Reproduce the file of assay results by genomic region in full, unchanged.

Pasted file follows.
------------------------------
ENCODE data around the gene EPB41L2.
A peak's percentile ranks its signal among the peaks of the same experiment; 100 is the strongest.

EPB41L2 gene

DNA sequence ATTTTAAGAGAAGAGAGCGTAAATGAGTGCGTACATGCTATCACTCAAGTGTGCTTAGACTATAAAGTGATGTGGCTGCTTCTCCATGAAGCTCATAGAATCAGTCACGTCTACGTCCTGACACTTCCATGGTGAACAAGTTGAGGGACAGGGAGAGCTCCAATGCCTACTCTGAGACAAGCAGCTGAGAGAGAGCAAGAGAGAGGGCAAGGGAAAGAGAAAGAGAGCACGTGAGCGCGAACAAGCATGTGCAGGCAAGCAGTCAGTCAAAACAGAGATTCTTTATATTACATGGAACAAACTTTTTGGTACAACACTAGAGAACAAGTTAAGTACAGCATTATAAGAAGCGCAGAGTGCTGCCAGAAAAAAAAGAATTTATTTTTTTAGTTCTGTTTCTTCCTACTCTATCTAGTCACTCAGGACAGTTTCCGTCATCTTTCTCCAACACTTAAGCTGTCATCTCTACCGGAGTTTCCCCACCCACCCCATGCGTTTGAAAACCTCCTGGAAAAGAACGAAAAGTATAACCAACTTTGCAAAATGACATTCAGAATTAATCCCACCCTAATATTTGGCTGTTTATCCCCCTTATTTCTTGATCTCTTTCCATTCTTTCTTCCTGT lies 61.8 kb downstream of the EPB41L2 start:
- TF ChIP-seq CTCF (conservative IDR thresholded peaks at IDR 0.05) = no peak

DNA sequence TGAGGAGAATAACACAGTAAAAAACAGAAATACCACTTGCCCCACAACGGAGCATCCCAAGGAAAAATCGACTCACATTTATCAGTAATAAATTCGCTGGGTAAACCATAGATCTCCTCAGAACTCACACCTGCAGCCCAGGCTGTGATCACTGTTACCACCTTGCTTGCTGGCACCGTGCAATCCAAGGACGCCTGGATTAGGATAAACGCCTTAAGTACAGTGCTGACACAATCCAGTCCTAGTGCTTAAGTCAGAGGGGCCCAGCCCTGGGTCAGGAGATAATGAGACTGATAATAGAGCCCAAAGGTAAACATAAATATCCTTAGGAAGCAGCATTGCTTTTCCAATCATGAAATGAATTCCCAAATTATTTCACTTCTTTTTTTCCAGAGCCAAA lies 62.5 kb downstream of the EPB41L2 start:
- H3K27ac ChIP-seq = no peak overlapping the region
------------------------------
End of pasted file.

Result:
ENCODE data around the gene EPB41L2.
A peak's percentile ranks its signal among the peaks of the same experiment; 100 is the strongest.

EPB41L2 gene

DNA sequence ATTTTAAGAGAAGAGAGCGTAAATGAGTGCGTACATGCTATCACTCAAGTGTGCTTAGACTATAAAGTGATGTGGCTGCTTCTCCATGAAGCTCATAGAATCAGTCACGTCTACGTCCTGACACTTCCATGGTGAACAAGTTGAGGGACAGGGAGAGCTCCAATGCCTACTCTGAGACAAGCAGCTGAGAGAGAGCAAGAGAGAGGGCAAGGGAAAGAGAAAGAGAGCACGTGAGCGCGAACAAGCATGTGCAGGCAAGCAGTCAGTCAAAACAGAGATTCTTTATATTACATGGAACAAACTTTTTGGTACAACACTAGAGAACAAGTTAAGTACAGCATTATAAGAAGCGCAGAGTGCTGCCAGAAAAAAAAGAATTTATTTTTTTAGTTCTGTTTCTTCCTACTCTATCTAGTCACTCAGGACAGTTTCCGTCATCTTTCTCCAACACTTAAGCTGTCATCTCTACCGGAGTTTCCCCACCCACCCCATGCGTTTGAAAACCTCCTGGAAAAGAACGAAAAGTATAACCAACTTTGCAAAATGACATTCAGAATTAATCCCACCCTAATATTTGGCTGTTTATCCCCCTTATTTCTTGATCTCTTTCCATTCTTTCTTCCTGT lies 61.8 kb downstream of the EPB41L2 start:
- TF ChIP-seq CTCF (conservative IDR thresholded peaks at IDR 0.05) = no peak

DNA sequence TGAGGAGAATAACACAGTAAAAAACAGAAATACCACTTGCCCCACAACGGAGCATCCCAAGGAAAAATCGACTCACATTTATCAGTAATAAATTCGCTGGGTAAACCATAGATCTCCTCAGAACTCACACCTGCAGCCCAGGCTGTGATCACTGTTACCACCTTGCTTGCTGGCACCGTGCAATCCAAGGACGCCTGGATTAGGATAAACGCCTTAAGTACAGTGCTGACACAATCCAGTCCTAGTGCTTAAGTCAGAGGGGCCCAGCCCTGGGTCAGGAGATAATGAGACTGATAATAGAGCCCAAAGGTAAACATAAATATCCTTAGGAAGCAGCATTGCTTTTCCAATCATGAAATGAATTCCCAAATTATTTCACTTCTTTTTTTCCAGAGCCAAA lies 62.5 kb downstream of the EPB41L2 start:
- H3K27ac ChIP-seq = no peak overlapping the region